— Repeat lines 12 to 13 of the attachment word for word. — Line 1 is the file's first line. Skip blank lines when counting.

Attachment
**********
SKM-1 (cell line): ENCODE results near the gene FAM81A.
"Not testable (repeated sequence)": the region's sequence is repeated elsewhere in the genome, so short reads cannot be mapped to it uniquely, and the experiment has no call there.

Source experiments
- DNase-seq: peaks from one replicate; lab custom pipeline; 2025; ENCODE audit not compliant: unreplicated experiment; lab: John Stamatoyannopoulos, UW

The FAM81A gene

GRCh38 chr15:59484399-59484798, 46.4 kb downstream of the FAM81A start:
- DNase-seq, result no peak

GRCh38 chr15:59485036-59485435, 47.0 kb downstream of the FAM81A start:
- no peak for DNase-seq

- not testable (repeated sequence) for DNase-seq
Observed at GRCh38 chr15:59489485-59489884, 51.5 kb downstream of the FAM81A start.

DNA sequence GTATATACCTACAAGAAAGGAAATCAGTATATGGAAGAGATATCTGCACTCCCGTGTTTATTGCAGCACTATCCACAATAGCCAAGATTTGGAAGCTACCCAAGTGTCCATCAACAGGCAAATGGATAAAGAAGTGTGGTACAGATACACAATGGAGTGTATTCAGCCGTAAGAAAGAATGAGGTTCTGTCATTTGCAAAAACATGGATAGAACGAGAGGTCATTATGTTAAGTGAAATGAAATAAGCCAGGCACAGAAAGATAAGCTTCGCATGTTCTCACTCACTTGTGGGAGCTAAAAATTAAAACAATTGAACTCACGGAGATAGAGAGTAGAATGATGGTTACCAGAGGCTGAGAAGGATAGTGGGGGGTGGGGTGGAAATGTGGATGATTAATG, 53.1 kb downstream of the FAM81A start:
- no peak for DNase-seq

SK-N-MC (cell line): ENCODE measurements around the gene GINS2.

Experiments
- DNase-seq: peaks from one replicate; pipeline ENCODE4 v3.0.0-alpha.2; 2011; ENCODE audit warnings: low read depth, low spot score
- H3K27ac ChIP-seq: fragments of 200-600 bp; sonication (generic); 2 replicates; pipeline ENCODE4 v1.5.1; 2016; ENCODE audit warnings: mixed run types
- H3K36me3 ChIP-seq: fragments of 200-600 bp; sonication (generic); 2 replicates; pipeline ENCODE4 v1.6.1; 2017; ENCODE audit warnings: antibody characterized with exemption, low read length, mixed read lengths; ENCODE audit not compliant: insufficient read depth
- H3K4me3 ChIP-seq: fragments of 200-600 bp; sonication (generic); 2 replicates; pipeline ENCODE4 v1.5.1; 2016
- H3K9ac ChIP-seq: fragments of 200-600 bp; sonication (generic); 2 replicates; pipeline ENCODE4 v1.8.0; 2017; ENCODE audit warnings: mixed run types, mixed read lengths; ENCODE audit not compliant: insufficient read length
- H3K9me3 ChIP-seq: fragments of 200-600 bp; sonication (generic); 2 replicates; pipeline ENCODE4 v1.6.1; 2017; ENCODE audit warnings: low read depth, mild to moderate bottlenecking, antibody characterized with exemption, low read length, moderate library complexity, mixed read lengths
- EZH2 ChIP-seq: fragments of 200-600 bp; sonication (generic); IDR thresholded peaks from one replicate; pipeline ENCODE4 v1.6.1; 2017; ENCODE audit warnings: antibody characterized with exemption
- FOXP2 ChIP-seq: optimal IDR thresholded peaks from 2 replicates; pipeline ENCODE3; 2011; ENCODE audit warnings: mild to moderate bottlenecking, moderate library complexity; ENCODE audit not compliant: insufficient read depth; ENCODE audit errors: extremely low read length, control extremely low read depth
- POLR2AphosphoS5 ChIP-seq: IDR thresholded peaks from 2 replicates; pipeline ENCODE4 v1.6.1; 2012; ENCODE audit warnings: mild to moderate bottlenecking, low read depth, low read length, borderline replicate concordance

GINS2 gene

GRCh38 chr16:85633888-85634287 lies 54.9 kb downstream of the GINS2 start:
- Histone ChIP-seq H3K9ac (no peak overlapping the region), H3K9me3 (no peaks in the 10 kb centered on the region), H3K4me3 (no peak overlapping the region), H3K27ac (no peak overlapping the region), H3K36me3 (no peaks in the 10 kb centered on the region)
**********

DNA sequence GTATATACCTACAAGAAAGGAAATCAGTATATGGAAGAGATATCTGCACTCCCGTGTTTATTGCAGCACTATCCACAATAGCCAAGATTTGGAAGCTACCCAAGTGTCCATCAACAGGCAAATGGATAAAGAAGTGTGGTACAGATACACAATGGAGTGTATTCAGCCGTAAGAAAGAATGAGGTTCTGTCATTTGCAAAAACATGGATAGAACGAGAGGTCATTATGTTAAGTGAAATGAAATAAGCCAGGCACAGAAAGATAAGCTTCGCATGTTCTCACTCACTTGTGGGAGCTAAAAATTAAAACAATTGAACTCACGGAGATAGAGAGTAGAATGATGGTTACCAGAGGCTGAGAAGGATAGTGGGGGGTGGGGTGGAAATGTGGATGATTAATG, 53.1 kb downstream of the FAM81A start:
- no peak for DNase-seq